Researchers from Harvard University and the German Primate Center have gained remarkable insights into the social behavior of bonobos, challenging long-held beliefs about the nature of cooperation in human evolution.
This study, focusing on one of humanity’s closest living relatives, reveals that bonobos exhibit a level of societal cooperation and resource-sharing across non-family groups, a trait once thought to be uniquely human.
The researchers investigated the social dynamics of bonobos (Pan paniscus), often overshadowed by their more aggressive cousins, the chimpanzees. While both species share many social structures, their approach to inter-group interactions differs significantly.
Chimpanzees are known for their hostility towards other groups, often leading to lethal confrontations. This aggression has heavily influenced models of human evolution, suggesting an innate tendency towards inter-group violence in humans.
However, bonobos present a contrasting narrative. These endangered primates, residing in the remote regions of the Democratic Republic of the Congo, showcase remarkable levels of tolerance and cooperation.
“Tracking and observing multiple groups of bonobos in Kokolopori, we’re struck by the remarkable levels of tolerance between members of different groups,” said study lead author Dr. Liran Samuni.
This tolerance paves the way for pro-social cooperative behaviors such as forming alliances and sharing food across groups, a stark contrast to what we see in chimpanzees.”
The Kokolopori Bonobo Reserve, directed by Harvard Professor Martin Surbeck, has been instrumental in these discoveries.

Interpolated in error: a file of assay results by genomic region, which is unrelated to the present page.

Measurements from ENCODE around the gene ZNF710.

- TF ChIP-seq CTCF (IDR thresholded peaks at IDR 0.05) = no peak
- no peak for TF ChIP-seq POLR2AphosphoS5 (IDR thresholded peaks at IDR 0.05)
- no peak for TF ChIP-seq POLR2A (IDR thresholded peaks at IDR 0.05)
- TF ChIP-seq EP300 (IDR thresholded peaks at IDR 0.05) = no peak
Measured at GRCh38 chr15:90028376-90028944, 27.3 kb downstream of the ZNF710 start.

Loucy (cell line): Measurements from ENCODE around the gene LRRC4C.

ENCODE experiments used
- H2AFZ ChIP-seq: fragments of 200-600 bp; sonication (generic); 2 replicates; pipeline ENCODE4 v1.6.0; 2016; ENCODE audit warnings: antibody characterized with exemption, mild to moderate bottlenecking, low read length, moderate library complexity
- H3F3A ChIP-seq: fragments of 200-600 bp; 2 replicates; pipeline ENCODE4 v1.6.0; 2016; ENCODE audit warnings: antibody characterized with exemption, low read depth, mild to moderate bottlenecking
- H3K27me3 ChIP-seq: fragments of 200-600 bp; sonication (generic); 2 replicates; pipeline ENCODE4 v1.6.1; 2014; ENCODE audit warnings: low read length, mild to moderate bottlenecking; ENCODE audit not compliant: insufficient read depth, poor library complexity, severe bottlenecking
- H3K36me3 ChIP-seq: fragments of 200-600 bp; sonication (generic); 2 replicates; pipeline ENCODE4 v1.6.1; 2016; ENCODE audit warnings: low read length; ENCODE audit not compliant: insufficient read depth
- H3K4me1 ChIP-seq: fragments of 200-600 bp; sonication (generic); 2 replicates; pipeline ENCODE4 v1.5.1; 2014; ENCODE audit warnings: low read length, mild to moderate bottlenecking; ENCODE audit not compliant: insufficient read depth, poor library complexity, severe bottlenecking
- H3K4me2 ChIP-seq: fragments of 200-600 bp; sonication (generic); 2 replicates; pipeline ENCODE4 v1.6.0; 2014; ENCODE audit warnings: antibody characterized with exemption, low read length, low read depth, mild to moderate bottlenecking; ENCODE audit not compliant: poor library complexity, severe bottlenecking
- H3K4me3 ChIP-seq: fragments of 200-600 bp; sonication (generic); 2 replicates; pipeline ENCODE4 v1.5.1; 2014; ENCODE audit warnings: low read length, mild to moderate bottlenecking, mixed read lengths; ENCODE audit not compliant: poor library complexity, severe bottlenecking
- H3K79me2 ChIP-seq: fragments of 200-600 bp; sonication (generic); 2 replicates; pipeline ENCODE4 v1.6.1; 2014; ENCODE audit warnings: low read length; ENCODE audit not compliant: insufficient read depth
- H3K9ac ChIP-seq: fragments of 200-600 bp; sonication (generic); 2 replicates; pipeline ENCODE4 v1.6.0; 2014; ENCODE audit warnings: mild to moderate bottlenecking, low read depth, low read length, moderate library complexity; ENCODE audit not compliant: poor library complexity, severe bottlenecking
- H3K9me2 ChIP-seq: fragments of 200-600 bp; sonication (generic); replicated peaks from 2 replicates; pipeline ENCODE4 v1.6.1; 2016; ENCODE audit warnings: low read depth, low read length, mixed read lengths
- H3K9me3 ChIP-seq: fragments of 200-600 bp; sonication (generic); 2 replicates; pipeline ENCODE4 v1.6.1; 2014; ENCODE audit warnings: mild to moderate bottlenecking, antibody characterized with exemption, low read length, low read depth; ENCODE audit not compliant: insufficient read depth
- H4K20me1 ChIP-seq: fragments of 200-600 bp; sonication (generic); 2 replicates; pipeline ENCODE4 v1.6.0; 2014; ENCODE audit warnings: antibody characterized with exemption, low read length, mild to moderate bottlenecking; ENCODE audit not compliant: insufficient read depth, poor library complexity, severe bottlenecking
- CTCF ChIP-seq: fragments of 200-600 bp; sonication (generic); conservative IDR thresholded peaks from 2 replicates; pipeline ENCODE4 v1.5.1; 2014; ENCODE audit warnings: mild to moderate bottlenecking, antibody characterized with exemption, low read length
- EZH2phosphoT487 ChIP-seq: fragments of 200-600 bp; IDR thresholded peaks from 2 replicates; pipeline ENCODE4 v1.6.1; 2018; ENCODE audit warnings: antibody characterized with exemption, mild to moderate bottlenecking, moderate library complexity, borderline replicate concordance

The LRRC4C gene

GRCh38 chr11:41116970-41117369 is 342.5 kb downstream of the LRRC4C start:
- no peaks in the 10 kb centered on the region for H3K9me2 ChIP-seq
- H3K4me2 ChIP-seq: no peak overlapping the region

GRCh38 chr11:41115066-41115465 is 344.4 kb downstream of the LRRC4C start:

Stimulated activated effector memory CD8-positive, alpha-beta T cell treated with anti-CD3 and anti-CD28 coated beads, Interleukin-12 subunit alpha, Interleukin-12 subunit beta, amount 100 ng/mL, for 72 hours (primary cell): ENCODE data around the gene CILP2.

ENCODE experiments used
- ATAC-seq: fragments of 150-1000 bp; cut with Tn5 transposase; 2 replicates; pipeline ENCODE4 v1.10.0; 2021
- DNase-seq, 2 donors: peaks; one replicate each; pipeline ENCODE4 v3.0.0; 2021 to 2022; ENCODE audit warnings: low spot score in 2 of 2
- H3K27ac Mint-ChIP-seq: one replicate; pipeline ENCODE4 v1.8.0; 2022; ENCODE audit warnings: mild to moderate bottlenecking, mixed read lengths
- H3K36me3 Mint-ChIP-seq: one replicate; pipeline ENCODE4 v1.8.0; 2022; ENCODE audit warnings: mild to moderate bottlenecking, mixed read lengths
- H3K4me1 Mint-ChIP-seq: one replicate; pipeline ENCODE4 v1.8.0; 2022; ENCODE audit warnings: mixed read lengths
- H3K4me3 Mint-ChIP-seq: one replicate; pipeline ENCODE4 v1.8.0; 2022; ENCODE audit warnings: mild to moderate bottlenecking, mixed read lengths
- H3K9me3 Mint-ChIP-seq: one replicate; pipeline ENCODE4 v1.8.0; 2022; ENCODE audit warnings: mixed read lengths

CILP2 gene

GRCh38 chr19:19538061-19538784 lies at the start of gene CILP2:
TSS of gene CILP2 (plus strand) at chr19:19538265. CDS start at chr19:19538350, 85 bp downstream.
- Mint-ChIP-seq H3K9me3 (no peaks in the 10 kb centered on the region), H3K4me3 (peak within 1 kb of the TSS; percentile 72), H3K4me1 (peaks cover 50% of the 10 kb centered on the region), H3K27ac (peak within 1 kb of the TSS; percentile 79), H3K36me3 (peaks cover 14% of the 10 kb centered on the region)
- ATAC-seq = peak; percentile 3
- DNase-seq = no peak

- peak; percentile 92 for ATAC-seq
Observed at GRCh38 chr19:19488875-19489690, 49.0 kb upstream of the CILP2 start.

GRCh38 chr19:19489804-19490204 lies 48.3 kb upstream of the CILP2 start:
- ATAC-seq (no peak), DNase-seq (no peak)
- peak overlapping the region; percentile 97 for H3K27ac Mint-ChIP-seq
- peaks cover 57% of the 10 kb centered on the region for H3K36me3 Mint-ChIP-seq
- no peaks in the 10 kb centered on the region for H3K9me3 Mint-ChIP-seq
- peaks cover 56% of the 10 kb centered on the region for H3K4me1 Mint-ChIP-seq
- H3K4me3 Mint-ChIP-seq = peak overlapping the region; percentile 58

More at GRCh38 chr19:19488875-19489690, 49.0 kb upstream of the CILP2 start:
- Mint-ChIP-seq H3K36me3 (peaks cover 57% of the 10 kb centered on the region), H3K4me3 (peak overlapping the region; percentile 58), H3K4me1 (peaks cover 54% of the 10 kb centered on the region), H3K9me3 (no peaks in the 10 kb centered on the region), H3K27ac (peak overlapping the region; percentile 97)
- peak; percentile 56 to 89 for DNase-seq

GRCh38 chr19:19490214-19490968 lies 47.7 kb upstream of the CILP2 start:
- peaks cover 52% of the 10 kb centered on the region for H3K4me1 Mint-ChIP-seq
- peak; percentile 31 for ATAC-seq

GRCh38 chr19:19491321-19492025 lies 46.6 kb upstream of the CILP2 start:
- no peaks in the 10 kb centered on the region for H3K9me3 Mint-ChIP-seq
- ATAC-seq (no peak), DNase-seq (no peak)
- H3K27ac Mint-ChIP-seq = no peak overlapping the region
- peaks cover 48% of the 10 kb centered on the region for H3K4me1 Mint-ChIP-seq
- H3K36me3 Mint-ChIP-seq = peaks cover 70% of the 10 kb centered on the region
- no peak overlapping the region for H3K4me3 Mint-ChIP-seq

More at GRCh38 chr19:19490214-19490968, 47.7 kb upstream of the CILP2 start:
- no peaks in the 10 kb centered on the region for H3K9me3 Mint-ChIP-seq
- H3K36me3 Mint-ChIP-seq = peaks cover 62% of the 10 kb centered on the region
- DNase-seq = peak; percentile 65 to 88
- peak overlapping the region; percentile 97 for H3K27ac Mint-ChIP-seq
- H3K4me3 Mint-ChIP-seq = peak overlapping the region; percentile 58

“It is through strong collaborations with and the support of the local Mongandu population in Kokolopori, in whose ancestral forest the bonobos roam, that studies of this fascinating species become possible,” said Surbeck.
The reserve not only enhances our understanding of bonobo biology but also plays a crucial role in conserving this endangered species.
Interestingly, the bonobos do not interact indiscriminately between groups. They form selective bonds, preferring to interact with specific members who are more likely to reciprocate their cooperative efforts.
“They preferentially interact with specific members of other groups who are more likely to return the favor, resulting in strong ties between pro-social individuals” said Surbeck. “Such connections are also key aspects of the cooperation seen in human societies.”
“Bonobos show us that the ability to maintain peaceful between-group relationships while extending acts of pro-sociality and cooperation to out-group members is not uniquely human.”
“The ability to study how cooperation emerges in a species so closely related to humans challenges existing theory, or at least provides insights into the conditions that promote between-group cooperation over conflict,” said Dr. Samuni.
The revelations extend beyond the realm of primatology, offering profound implications for understanding the roots of human cooperation.
Human societies are known for their intricate networks that facilitate the exchange of resources, ideas, and innovations. The bonobos, with their similar resource-sharing, suggest that such cooperation can emerge even without the influence of culture or social norms.
The study is published in the journal Science.
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